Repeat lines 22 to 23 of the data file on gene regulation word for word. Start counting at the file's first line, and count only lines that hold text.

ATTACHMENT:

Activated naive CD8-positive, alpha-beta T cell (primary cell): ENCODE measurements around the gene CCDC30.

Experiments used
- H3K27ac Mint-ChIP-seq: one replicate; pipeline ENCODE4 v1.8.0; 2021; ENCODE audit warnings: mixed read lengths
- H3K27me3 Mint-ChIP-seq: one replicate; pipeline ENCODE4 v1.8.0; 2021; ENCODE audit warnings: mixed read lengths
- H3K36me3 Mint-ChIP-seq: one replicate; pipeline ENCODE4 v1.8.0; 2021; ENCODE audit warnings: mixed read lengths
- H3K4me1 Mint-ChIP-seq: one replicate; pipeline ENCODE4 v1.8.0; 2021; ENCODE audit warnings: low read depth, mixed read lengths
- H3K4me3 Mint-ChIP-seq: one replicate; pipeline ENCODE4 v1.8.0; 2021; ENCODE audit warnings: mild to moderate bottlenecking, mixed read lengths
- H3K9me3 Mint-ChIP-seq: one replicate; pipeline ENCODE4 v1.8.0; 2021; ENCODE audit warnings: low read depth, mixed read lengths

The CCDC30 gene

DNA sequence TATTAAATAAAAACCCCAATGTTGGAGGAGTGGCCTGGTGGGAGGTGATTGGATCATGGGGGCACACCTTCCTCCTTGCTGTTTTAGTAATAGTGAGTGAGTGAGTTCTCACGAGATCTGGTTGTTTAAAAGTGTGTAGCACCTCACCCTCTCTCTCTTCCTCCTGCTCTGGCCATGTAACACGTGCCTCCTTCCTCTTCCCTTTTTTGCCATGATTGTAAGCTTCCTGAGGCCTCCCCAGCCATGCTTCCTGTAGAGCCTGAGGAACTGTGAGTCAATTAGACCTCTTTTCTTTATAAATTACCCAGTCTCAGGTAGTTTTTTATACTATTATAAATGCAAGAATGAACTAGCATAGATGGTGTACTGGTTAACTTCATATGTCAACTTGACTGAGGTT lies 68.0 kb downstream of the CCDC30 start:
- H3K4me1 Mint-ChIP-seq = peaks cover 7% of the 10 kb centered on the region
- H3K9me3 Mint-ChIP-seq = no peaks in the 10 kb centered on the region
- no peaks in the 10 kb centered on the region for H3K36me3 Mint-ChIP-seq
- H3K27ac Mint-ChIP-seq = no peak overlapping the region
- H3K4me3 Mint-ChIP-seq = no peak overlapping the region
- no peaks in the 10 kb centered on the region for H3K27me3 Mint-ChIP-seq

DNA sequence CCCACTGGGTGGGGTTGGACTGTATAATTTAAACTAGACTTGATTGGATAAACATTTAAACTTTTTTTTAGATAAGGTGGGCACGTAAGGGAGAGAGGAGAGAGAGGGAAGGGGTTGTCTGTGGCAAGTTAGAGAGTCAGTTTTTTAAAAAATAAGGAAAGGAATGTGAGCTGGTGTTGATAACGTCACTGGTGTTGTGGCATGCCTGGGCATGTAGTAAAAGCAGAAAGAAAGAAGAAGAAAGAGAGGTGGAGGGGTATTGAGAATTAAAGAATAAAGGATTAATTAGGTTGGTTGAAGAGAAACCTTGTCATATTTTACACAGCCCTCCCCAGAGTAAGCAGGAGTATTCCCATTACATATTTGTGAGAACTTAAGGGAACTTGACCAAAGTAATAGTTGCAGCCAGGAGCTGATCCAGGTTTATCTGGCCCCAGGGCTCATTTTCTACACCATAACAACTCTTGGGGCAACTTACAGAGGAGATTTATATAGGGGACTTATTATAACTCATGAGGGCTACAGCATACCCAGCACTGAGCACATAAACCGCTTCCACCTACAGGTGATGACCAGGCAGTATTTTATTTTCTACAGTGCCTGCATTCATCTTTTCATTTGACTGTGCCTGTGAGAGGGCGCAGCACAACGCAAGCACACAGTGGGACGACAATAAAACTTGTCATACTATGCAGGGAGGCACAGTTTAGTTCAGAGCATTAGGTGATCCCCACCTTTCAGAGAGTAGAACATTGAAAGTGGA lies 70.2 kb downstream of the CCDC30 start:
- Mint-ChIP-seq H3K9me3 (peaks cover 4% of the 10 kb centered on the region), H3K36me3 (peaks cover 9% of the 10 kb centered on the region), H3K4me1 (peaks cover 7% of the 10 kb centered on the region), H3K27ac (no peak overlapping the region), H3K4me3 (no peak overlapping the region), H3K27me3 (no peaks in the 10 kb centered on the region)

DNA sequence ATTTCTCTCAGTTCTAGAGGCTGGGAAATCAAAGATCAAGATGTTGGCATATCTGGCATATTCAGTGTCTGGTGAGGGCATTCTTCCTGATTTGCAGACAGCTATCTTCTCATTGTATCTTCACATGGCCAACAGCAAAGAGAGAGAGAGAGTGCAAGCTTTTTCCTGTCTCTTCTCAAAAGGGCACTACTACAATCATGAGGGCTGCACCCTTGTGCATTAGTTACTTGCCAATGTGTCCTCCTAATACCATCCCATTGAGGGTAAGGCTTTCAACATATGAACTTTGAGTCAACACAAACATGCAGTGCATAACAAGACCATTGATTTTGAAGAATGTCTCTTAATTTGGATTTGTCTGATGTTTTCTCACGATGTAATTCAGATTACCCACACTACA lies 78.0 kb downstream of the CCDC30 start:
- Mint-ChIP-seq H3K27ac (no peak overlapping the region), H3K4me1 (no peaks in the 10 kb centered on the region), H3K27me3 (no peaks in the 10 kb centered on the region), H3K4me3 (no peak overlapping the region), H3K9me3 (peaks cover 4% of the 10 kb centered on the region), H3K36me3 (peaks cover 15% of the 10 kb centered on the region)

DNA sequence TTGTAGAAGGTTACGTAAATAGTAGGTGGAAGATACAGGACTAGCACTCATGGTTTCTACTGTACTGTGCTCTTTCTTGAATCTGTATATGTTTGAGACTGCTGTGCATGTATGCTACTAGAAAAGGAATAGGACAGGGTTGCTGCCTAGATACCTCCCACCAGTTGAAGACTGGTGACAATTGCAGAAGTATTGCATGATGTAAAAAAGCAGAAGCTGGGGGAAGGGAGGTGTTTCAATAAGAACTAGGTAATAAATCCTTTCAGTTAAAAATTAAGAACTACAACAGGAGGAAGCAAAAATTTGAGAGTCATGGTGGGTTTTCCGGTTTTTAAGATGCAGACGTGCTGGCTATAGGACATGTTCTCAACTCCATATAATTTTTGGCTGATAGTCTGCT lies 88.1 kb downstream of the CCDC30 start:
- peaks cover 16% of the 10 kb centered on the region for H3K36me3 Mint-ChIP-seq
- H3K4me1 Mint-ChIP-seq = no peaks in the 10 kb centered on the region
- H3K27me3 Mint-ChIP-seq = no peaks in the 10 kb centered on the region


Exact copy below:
- peaks cover 16% of the 10 kb centered on the region for H3K36me3 Mint-ChIP-seq
- H3K4me1 Mint-ChIP-seq = no peaks in the 10 kb centered on the region